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Tuesday, April 30, 2013

Book Review #4: Aran Knitting by Alice Starmore

Happy End of April! I hear some of my friends back in Wisconsin and Minnesota are still experiencing some snow.....and here I am, sitting in our back room, curtains shut, little window air conditioner turned on, Little Man asleep on the floor, because it's hot today. It's supposed to get hotter tomorrow and Thursday...then back down into the low to mid 70s, which is normal from what I understand.

Anyway, with last week being Knitting & Crochet Blog Week, I didn't get a chance to get my book review in OR my yarn review. Today, if you can't tell by the title, is the book review. I hope to get the yarn review for April done sometime by the end of the week, maybe early next week...look for that :)

The book(s) in question are books that I have purchased (or someone bought me for a Christmas and/or birthday present) for my own fibery library. I have been given no money or other non-monetary forms of payment for my book reviews. The reviews are based on my own experience(s) and opinion(s) and may not necessarily coincide with the thoughts and opinions of other fiber enthusiasts (though they certainly may). I may also throw in some other fun information. We'll see where we end up...

And there's my disclaimer.

Moving on......

Today, I have a rather large, fun book (in my opinion). I bring you.....

Photo from Amazon

The Basics
Author: Alice Starmore
Publisher: Dover Publications (Sept. 2010 ed.)
Paperback, 224 pages
Language: English
Cover Price: $29.95

Alice Starmore is Scotish artist, designer, and photographer. She became a professional designer in 1975, won a Winston Churchill Fellowship three years later and studied textile arts in Norway, Finland, and Sweden. Her first book, Scandinavian Knitwear, was published in 1981. Aran Knitting, the book above, was first published in 1997 by Interweave Knits but has since been expanded and updated. The updated version (which I own, will be reviewing, and which is pictured above) was published in 2010. To date, she has 18 published books (including the two editions of Aran Knitting), has written several articles for Threads Magazine, done designs, articles, and a video on Fair Isle knitting for Vogue Knitting, and has written articles and done photography for Dragonfly News (UK). Her (knitting) website is Virtual Yarns. Some of her photography can be found here and here.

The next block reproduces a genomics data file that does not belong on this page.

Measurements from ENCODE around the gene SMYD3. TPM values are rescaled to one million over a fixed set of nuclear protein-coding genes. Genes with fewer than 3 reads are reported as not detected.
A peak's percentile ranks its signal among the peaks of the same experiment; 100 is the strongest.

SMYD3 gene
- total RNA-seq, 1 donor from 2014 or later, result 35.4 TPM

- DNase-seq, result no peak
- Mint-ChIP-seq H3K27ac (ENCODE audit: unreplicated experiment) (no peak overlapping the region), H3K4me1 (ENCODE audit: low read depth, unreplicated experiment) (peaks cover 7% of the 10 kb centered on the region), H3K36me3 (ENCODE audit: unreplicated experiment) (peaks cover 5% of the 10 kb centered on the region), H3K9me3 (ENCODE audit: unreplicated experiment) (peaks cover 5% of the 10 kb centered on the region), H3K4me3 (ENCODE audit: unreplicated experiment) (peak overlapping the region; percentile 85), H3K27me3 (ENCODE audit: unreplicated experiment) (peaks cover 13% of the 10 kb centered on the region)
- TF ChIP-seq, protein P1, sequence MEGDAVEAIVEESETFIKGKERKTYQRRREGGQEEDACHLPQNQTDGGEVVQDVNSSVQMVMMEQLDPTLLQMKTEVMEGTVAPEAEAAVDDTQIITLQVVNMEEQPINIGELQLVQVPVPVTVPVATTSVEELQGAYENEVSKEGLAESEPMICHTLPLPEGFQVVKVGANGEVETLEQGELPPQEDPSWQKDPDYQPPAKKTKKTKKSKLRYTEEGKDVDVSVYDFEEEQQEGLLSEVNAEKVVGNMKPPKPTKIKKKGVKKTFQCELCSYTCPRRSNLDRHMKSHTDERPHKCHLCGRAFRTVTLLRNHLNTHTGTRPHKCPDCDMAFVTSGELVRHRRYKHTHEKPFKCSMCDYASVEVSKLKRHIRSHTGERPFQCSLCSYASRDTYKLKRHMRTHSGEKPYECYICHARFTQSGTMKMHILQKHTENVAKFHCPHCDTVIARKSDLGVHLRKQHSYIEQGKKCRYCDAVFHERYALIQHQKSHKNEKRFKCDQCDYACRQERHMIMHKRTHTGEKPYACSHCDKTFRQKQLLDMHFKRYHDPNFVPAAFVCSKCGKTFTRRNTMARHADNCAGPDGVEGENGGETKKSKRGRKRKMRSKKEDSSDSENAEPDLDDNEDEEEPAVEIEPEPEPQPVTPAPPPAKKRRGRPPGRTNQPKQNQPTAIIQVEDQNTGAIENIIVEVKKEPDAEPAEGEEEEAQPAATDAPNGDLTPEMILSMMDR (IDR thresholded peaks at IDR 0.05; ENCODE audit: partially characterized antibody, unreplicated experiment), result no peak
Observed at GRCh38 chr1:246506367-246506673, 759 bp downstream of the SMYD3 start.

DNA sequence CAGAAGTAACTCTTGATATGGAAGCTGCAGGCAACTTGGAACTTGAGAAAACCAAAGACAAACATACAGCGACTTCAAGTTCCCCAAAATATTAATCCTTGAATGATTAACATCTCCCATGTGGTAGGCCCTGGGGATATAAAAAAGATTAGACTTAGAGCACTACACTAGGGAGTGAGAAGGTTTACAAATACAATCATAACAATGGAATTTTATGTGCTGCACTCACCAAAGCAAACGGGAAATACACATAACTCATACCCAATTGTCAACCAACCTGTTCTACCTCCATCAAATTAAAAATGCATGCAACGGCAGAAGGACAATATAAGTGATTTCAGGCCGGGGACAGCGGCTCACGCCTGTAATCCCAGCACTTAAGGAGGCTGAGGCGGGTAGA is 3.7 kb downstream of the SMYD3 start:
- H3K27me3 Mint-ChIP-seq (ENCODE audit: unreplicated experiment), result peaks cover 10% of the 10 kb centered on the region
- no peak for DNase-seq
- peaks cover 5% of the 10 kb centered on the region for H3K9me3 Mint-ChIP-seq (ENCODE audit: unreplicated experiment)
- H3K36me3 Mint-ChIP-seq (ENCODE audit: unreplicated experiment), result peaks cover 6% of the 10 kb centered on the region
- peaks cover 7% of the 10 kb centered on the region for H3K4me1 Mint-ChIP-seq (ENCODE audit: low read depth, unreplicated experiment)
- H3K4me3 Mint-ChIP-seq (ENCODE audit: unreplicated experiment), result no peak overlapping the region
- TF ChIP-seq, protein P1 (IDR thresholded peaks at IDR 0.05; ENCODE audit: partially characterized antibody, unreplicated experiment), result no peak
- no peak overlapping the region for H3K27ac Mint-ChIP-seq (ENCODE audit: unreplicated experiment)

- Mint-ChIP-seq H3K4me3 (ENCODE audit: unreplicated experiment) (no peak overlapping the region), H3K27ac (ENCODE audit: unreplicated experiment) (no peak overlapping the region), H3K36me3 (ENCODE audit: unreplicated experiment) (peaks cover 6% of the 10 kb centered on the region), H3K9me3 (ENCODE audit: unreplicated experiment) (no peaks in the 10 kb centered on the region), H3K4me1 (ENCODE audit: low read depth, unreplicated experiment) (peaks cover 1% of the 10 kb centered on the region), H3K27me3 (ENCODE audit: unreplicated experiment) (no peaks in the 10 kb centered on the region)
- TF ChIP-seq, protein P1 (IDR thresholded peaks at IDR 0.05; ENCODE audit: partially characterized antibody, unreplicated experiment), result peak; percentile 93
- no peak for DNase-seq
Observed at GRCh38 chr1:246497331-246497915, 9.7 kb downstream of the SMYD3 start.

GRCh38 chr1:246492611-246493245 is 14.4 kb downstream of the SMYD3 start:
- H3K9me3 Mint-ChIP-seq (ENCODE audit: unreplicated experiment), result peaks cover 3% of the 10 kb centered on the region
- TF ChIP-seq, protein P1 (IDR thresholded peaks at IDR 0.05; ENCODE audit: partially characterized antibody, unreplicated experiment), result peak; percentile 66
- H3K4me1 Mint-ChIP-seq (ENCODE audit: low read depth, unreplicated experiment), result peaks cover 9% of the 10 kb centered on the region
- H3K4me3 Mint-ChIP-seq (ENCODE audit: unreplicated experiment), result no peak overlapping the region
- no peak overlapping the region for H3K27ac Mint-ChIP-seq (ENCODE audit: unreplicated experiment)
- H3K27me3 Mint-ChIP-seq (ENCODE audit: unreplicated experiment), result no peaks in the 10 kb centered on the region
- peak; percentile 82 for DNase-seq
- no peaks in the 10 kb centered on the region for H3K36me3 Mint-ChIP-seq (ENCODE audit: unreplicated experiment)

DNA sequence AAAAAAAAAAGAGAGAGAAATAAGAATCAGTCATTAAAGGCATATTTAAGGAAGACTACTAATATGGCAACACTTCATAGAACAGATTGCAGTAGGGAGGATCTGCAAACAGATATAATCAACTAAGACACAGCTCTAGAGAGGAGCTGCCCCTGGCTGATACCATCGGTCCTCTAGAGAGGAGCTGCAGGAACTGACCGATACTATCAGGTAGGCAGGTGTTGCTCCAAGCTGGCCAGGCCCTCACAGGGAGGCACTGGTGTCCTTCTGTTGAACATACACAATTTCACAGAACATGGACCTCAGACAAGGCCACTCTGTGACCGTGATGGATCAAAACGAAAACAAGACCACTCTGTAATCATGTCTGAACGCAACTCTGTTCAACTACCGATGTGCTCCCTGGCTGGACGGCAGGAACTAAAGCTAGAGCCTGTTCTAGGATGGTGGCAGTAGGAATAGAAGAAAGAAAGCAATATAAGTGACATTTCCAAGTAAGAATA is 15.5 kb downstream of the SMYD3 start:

Sooooo.....what, exactly, is Aran Knitting? Ha, I'm not going to tell you. You're going to have to buy the book and learn it for yourself (by the way, a very good description is on page 46)! The first part of the book (remember, I own the 2010 edition) is filled with historical knowledge, photographs, and stories. It includes a section on "museum pieces," which are from the National Museum of Ireland. Chapter 2 is specific charts of Aran patterns (but only the charts themselves, not put together in a sweater or other garment). Chapters 3 and 4 are specific garments (sweaters, shawls, etc.) - Classic Aran and Celtic Designs. Chapter 5 is about designing your own Aran sweater and how to take care of it.

This is not a book to be taken lightly. It has a lot of information and while I love learning the historical aspects of Aran knitting, some people just aren't going to care. That's fine. Something else I noticed is that it doesn't have a "how to" section where the author discusses things like casting on, knitting, purling, decreasing, or increasing. This book was done with the understanding that the person using it would have some clue how to do all these things...and do them without guidance. This is not a book for a beginner. To be honest, I'm not even sure I should own it...but I do. I actually kind of like that this book doesn't have that information. I think that having that information in this book would be overkill. I think if you're willing to delve into Aran knitting of any sort, you probably have a clue how to cast on, bind off, increase, and decrease. Or you're just really ambitious...and if you're really ambitious and you're using this book, you're probably going to look something up if you don't know it.

What else I love about this book are that all the different charts are there without garments attached so if you want to mix and match for, say, a shawl, you can just adjust the charts as you need to. I actually had a baby hat design in my head using one of the charts from this didn't come to fruition (yet) but I loved that I could just use the chart and not have to separate it from the other charts.

So, in a way, this book is part historical knitting and history in general, part stitch dictionary, and part collection of patterns.

And I LOVE it. I haven't used it nearly as often as I should. Perhaps it's because I know how long Aran knitting will take me...(and how much concentration I may require).

I don't really have anything bad to say about this book except that it's kind of heavy with information, even if you're not a beginner.

So.....go out and buy it, you know you want to (pssssst, you can buy it on Amazon for about $20). 

1 comment:

  1. It's always great to have a knitting book you absolutely. Sometimes it's like when CDs were purchased, you like maybe half the songs/patterns and feel you wasted some money.